I rolled out some marzipan, and warmed and sieved 6 tbsp apricot jam. I also made an almond buttercream using 100g icing sugar, 50g butter and 3/4 tsp almond extract. The recipe says to use the jam for both sticking the marzipan to the sponge, and to stick the sponge together. But I decided to do a buttercream to stick the sponge together instead because of the yummyness.
So the construction begins! I brushed the jam on the bottom of the sponge and buttercream down the side and stuck onto the marzipan. Then covered in buttercream
The other two pieces of sponge went on with buttercream in the middle. I brushed the jam on the top and on the marzipan at the sides. Wrapping it around was the hardest part. There were some cracks in the marzipan and it was hard to get it wrapped tightly.
I also decided to add some marzipan leaves to the top. I cut these out of the leftover marzipan using a knife and stuck them on using the leftover jam. This was partly because the top looked a bit boring and partly to hide some imperfections in the marzipan!
It looked better when I cut the end off. This also gave me an opportunity to taste it, delicious! The buttercream was definitely a good idea.
I don’t think my Battenberg is technically perfect, but I am thrilled with how it turned out! Especially how neat my squares look. It tasted really good too, I was glad I used the almond buttercream. It does feel really good to conquer a baking challenge like this. I can understand to an exent what The Great British Bake Off contestants went through now! I took this into work and once it was sliced, it didn’t last long! Have you made anything technical from The Great British Bake Off?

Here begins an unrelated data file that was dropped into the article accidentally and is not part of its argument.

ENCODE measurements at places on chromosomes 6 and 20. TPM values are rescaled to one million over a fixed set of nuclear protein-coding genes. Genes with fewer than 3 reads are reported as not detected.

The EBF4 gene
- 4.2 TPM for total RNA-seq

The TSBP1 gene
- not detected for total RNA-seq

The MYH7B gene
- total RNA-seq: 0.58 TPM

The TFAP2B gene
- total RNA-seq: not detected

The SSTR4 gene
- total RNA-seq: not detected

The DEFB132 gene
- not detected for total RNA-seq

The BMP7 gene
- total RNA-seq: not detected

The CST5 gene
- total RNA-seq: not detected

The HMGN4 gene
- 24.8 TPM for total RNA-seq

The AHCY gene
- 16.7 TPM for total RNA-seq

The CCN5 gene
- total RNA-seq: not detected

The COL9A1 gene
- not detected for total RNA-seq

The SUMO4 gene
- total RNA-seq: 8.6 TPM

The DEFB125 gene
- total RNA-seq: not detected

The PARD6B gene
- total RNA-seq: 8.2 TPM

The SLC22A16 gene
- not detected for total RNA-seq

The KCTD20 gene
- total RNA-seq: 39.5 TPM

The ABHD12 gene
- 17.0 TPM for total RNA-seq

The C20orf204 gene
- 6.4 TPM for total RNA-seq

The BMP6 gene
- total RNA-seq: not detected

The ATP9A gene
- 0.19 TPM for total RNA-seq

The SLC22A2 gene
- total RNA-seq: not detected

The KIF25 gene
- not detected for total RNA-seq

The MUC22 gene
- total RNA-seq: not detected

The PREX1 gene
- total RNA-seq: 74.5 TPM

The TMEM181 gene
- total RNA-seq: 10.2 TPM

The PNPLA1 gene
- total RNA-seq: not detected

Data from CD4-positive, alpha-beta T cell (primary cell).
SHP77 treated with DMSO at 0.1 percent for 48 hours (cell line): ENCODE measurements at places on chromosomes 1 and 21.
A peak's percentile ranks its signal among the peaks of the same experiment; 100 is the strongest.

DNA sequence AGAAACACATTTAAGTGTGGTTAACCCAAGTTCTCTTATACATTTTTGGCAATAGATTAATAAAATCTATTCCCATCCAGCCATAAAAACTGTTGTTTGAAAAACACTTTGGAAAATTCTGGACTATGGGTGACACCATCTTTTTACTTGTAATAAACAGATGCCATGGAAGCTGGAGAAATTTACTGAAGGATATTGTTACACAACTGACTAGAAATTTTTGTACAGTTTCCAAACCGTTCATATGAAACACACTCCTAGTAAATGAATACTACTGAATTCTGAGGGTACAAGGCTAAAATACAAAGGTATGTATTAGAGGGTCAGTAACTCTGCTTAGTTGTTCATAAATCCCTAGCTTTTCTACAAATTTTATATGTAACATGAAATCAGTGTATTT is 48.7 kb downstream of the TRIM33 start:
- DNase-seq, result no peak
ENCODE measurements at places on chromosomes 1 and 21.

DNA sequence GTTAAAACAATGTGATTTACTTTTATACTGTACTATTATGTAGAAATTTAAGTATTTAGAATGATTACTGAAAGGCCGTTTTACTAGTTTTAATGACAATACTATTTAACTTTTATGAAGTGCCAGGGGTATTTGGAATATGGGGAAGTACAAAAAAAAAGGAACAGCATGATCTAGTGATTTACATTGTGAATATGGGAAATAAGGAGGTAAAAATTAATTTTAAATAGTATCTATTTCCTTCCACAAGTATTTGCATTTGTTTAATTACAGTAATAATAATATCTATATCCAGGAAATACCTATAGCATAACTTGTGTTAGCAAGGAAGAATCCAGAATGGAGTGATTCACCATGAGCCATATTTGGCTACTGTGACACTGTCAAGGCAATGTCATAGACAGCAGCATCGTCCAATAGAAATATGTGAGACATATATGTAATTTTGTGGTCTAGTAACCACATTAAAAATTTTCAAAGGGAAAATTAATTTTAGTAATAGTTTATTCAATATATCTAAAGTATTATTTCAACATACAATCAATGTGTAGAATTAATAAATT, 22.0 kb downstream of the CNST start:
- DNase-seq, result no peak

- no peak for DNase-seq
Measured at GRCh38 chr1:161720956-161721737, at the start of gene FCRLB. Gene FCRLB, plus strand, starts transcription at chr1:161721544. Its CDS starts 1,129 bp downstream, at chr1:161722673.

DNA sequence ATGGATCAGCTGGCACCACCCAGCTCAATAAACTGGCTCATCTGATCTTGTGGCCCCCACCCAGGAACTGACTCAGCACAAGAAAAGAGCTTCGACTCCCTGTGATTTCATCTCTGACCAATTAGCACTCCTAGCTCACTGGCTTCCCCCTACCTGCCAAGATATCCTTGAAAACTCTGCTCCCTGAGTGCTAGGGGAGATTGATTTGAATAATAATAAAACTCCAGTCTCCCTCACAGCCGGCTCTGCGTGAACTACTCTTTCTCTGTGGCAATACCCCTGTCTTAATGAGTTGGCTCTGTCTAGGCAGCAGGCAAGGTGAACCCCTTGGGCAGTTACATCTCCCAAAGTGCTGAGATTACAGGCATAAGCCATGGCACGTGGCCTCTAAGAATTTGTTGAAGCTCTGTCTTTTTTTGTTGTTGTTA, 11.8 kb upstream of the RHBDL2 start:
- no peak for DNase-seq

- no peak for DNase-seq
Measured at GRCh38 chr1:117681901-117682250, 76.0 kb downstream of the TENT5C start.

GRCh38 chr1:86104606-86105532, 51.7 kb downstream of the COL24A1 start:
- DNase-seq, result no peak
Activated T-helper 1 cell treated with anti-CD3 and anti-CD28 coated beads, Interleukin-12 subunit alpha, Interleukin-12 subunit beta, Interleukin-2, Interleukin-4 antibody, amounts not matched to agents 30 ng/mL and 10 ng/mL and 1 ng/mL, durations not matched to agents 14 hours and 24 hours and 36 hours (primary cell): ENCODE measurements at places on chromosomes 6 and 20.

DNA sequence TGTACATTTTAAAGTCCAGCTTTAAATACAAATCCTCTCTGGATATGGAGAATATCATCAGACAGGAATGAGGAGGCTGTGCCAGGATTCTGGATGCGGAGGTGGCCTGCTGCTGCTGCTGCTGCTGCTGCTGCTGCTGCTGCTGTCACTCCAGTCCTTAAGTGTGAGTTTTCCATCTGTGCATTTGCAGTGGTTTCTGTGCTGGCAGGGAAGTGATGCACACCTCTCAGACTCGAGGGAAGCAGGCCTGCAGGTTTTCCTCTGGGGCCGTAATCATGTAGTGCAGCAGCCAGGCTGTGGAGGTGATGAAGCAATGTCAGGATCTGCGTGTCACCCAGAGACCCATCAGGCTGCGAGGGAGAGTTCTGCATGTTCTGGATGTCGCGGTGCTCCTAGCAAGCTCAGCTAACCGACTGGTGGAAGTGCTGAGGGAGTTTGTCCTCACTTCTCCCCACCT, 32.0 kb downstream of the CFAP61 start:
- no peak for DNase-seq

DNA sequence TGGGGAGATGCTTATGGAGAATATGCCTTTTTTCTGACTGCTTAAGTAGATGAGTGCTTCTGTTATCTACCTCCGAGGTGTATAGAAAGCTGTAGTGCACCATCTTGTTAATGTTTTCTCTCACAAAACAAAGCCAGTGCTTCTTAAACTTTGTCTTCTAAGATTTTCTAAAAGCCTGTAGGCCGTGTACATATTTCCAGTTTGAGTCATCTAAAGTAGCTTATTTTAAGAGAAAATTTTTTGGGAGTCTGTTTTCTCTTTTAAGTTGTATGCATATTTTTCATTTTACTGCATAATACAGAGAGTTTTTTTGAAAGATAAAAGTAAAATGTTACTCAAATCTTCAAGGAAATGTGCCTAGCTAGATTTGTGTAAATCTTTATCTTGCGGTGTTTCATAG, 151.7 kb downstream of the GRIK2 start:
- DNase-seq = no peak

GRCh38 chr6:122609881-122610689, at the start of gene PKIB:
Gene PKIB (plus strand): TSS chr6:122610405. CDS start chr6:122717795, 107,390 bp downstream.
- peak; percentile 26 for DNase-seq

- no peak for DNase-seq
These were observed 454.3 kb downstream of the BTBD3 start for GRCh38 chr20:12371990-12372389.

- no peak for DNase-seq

Made by mixing sugar and ground almonds together, marzipan only tends to come out for holidays and celebrations. It’s most well known for being the layer between cake and icing on wedding and Christmas cakes. It is very widely used throughout Europe and Asia, it doesn’t appear as often in modern British baking. I first used it when I made some Easter Simnel Cupcakes. I suspect a lot of you have leftover marzipan after making Simnel cakes at Easter! Wrapped it cling film it will stay fresh and leftovers can be used in one of the selection of recipes I have found below…